The release of the details of crimes committed by Ewen Macdonald, the man found not guilty of murdering his brother-in-law Scott Guy, has led to outcries for previous offences to be put before a jury in trials.
While this is understandable it should be treated with caution, as it would breach a fundamental tenet of the British justice system that this country follows.
Certainly Macdonald’s actions were despicable. He cost a neighbour $10,000 by emptying a milk tanker; worse, he slaughtered 19 calves with a hammer.
It is no surprise that the Sensible Sentencing Trust wants this case to be the catalyst for a law change that would see juries given all available evidence about the accused, and for the powers of suppression orders to be significantly reduced.
The trust’s Garth McVicar says that while Macdonald’s offences had no relationship to the murder charge, they would help establish a pattern of offending to which the jury should have been privy.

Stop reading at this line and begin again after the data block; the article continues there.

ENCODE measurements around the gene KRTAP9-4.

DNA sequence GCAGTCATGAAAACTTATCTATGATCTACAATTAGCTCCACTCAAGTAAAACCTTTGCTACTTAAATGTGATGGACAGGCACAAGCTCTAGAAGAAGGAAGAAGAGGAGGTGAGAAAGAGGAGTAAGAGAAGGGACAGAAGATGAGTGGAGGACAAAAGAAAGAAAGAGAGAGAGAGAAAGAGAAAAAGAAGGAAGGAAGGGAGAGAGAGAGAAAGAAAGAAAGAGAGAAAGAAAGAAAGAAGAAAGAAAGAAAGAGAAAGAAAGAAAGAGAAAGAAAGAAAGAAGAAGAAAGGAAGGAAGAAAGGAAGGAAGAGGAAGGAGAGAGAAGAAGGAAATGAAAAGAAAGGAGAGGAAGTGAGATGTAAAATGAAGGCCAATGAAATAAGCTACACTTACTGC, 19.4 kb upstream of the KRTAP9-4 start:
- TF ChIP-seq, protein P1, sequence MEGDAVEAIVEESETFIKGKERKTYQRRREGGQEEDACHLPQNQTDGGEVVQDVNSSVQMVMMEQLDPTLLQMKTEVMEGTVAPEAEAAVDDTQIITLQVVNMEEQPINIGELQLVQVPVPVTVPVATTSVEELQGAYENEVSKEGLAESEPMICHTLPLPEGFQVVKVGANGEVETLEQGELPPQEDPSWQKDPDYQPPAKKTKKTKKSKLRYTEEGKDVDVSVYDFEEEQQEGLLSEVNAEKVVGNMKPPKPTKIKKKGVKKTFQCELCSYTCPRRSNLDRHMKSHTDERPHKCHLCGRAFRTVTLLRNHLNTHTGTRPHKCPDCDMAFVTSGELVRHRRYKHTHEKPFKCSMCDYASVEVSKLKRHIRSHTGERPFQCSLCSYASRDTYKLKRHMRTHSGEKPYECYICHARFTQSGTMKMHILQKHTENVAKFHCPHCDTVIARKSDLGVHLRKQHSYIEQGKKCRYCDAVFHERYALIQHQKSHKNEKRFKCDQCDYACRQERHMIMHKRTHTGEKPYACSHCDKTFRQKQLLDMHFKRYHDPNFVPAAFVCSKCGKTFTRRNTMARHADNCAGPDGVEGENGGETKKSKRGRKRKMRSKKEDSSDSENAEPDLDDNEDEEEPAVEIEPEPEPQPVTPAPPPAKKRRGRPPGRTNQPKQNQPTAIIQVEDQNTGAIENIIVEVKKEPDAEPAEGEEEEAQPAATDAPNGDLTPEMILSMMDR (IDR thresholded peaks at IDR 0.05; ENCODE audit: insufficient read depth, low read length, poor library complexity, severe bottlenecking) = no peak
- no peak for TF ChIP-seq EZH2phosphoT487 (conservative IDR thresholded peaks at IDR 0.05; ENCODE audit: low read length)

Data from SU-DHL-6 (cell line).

Nothing is prejudicial about the truth, and that is where New Zealand’s justice system has gone off the track, he says. Judges are partly responsible for their propensity to grant suppression orders; this creates a criminal-centred, offender-friendly legal process, he says.
With all due respect, he is missing the point. The jury, rightly in the opinion of most people, did not convict Macdonald because there was insufficient evidence. They knew about the acts of arson and vandalism directed against Scott and Kylie Guy, which were much more relevant.
Already we have seen a politically-motivated response with the removal of the defence of provocation, following the trial of Clayton Weatherston for the murder of Sophie Elliott.
It should not be forgotten that this defence did not work and the jury sensibly convicted him.
Juries should, as they did in both the Weatherston and Macdonald cases, make their decisions on the evidence before them in the particular case they are considering.